What initially seemed to be a conversation about streaming revenues for artists more or less this week became a conversation … about Taylor Swift.
But it’s the debate behind Apple Music that is somewhat puzzling. Taylor Swift wasn’t the only one focusing concerns on Apple Music’s quarterly free trial. Labels were fixated on the same worry.
The reason this is odd is that it ignores the fact that even when users pay for a subscription, rates are woefully inadequate. Music Business Worldwide reported a study from France that confirms what many had suspected. Majors get a whole lot of the cash from a subscription fee. Most of the money stays in the hands of the labels; artists see as little as 11% of that ten dollar monthly fee. (The one bright spot: they’ll get a bit more if they’re registered as the writer, too – separate fee.) These numbers seem to be typical not only of France and something like Spotify, but other countries and Apple Music, too. (One difference: Europe takes an astonishing bite in the form of tax, which is a bit frustrating in a business that already has razor-thin revenue.)
The most telling stat to me is the one that was least reported from that study. Net income is an stunningly low 5% for the labels. The MBW article is suspicious of that figure, but I could believe it isn’t far off the mark. Essentially, marketing costs are such that labels are very nearly paying to have their music played. And that seems feasible given that a lot of people play music after searching for it – without the marketing budget, that music might not get played at all.
So kudos this round not to Taylor Swift, but to Ohm & Sport, who this week built a tool called Eternify. The Web app finds 30 seconds of your favorite artist and plays it over and over again – running up play counts and revenues. Leave Eternify running, and you can at least get beer money. But the app – whose 30-second loops prove oddly hypnotic if you actually leave your speaker on – just shows the absurdity of the streaming business model.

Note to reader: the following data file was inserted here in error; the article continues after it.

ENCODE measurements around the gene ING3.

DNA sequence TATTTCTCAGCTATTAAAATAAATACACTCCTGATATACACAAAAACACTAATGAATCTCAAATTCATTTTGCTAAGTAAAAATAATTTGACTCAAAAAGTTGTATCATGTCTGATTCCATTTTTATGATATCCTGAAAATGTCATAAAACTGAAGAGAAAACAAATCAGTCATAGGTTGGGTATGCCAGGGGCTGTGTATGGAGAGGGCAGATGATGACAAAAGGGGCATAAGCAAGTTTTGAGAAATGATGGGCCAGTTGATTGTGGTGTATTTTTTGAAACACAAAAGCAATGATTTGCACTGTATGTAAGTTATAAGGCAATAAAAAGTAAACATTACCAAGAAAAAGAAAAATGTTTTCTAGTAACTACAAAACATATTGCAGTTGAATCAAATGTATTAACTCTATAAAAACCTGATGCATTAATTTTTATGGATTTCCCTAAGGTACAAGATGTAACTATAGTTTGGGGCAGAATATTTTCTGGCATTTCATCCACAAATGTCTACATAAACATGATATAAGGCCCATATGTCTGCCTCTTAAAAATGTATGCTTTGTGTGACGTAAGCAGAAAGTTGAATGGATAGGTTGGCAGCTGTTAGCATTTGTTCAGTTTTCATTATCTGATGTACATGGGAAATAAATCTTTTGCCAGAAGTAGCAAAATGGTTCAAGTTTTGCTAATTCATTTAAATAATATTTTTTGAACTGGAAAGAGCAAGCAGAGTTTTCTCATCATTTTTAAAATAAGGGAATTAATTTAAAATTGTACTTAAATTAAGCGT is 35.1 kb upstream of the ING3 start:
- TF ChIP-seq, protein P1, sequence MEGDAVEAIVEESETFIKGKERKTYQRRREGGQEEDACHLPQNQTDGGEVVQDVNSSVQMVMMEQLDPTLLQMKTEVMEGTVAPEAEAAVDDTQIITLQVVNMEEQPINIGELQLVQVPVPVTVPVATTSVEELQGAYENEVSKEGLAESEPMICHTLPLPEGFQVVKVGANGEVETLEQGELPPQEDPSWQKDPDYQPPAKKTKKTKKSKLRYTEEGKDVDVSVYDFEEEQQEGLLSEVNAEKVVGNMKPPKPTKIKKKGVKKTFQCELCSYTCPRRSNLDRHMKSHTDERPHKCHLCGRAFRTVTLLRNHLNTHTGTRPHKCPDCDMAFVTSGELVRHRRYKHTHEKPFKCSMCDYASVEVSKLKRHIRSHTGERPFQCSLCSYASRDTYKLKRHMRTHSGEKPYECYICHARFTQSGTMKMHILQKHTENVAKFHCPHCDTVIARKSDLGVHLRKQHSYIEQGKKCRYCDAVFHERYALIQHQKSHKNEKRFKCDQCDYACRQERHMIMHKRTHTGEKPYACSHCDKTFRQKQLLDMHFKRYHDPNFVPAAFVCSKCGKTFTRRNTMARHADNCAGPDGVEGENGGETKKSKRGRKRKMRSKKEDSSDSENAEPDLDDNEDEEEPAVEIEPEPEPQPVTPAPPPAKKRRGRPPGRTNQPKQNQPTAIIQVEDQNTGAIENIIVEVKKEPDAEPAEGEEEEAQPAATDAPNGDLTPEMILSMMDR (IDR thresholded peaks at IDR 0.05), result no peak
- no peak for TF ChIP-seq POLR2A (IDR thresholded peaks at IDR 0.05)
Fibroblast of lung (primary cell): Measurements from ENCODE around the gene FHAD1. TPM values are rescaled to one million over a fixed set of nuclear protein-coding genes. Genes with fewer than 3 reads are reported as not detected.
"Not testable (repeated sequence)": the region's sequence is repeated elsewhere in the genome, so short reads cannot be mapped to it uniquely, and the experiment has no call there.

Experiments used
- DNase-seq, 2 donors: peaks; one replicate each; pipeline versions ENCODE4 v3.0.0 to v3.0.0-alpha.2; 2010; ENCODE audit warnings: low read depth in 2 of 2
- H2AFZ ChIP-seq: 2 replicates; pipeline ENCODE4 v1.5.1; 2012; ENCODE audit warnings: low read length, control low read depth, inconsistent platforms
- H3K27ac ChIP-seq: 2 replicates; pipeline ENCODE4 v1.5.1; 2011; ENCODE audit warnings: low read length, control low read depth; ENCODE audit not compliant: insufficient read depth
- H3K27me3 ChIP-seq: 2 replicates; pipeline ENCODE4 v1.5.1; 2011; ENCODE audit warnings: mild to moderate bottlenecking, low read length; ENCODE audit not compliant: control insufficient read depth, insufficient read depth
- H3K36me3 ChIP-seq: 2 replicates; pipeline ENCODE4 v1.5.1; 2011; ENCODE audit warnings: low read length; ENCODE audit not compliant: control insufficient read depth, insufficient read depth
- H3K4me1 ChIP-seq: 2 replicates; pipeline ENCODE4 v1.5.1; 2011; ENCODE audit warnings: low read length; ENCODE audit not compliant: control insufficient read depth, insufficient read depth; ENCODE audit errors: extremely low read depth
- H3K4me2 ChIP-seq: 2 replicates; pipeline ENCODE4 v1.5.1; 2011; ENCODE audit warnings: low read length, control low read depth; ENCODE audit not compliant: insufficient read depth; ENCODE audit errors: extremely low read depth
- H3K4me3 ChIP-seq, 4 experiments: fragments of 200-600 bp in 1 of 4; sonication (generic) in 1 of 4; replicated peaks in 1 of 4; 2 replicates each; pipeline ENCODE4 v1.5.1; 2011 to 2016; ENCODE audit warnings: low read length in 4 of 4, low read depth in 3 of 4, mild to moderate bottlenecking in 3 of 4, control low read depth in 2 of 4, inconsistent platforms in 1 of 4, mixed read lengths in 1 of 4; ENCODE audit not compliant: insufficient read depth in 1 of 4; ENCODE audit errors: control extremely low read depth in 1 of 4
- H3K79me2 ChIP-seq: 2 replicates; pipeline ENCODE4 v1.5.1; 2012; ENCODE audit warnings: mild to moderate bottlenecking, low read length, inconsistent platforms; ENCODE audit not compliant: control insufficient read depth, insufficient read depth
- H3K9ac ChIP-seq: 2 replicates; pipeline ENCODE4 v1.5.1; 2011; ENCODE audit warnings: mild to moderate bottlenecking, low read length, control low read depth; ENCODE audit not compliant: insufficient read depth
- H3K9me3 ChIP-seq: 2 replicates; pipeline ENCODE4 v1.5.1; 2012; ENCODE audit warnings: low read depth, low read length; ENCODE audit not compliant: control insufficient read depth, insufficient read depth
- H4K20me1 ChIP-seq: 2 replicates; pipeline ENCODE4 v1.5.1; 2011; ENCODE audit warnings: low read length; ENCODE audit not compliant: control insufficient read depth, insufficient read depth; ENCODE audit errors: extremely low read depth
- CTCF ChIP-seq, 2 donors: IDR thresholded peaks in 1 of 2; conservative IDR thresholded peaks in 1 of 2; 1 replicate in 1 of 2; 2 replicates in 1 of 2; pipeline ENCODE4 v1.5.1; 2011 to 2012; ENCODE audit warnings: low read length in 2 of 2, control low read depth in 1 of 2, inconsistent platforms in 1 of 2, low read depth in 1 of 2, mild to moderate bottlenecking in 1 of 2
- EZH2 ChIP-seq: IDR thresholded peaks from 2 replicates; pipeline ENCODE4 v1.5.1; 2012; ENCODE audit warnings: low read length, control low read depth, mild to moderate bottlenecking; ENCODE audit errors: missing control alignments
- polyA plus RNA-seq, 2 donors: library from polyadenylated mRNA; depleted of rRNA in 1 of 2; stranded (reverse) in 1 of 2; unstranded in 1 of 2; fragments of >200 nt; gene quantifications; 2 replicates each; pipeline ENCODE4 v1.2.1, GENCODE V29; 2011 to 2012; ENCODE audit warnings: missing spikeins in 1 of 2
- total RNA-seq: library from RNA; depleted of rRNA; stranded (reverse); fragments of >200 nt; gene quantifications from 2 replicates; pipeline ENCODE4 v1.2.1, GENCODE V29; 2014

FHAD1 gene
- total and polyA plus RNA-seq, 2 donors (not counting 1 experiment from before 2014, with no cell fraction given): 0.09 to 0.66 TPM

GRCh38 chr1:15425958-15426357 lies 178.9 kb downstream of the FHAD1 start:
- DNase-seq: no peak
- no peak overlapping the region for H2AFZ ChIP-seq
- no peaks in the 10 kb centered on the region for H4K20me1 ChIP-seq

Eternify figures revenues of half a cent per play. Spotify has estimated fees as high as $0.08, but you still get the idea. And even if Apple Music sets a higher rate, you can do the math. Streaming earns a fraction of what downloads did. Continue reading »
This is the way DP – Digital Performer – looks in version 9. The tried-and-true Mac DAW now has Retina Display support on that platform, and looks like a viable option on Windows, too.
DP9 may not get the amount of attention on the forums and such as some rival DAWs (Logic, Cubase, Ableton), but it has a hugely loyal user base and dominates in film and TV production. The DP9 release seems mainly about giving that loyal user base the stuff they want.
The big features: Retina UI on the Mac, lots of workflow improvements (including score export), and new bundled MX4 synth and effects, including one effect that turns your guitar into a synth.
First, the internal features:
Separate automation lanes when editing sequencing (for audio, MIDI automation, plug-in settings, etc.), as seen in some other DAW arrangement views. That same view also gets a Spectrogram.
Retina themes – Retina resolution for existing themes and that purty new DP9 theme. Unfortunately, this is Mac only, so doesn’t help you if you’re running a PC at higher resolution (though I suppose that’s more rare).
Add tracks quickly with the ability to have at all the track types you need in one go.
Keep plug-in windows floating.
MIDI learn with plug-ins, including Custom Consoles.
Mute MIDI notes
Search by Markers, Chunks, and plug-in preferences.
On a very personal note, I’m saddened this week to learn of the news of the death of the great film composer James Horner.